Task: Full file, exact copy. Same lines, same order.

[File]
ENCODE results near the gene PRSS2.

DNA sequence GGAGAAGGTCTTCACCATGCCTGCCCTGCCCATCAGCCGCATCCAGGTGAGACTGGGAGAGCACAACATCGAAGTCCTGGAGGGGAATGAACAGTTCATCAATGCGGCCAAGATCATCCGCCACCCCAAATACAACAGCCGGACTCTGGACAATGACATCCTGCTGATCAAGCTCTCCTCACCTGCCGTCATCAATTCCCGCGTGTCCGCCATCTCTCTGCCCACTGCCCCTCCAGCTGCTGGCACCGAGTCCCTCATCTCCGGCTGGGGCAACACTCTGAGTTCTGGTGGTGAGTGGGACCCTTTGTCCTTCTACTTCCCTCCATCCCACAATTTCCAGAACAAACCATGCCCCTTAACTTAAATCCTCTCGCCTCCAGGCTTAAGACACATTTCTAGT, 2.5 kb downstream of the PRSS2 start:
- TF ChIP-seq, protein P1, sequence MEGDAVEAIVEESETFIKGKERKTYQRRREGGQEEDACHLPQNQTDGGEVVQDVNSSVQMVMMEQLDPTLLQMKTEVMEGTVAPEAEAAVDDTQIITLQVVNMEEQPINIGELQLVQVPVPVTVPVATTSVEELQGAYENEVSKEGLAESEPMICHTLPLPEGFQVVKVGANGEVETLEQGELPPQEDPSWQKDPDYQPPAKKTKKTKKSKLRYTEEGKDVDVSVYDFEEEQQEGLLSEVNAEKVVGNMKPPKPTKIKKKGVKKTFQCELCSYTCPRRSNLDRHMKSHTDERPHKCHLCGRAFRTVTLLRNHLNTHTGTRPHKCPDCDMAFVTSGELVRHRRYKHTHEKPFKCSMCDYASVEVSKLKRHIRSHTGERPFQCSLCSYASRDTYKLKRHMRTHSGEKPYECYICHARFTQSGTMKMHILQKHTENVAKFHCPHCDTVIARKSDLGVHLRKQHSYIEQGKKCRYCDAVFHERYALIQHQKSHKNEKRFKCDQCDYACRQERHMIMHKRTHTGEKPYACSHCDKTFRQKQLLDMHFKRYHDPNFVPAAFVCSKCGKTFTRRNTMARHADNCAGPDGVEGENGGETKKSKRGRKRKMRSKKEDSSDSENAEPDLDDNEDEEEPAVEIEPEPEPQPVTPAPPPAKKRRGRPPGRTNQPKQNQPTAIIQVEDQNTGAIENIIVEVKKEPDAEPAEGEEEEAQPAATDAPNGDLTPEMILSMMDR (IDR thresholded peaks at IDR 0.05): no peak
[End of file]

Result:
ENCODE results near the gene PRSS2.

DNA sequence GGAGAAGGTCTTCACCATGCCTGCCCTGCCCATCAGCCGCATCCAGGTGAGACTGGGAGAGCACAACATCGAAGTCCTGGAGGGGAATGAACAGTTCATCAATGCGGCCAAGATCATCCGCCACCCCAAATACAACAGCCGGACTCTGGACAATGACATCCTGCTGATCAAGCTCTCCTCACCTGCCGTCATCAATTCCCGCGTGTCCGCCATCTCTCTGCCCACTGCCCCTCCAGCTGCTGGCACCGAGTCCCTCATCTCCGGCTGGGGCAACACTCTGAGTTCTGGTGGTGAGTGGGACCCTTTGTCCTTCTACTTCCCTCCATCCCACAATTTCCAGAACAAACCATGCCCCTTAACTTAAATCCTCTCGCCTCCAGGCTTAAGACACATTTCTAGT, 2.5 kb downstream of the PRSS2 start:
- TF ChIP-seq, protein P1, sequence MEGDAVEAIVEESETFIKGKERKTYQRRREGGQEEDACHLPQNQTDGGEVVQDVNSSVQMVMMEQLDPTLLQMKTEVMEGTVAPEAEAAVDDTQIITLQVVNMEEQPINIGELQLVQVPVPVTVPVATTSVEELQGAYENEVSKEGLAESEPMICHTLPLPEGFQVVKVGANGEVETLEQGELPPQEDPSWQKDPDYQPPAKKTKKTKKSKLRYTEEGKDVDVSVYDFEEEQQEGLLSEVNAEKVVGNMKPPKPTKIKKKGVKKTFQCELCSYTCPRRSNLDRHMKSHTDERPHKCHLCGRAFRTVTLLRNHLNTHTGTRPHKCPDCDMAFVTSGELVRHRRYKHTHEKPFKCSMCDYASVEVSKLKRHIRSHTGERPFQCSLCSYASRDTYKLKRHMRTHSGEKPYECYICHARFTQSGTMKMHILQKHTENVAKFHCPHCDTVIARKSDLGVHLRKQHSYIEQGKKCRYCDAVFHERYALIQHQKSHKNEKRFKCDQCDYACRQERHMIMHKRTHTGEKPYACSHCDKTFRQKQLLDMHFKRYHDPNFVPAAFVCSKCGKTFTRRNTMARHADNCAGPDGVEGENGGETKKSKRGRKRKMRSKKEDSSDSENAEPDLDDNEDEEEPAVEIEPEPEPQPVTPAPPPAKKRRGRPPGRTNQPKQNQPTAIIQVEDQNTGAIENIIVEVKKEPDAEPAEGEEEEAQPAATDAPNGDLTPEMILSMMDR (IDR thresholded peaks at IDR 0.05): no peak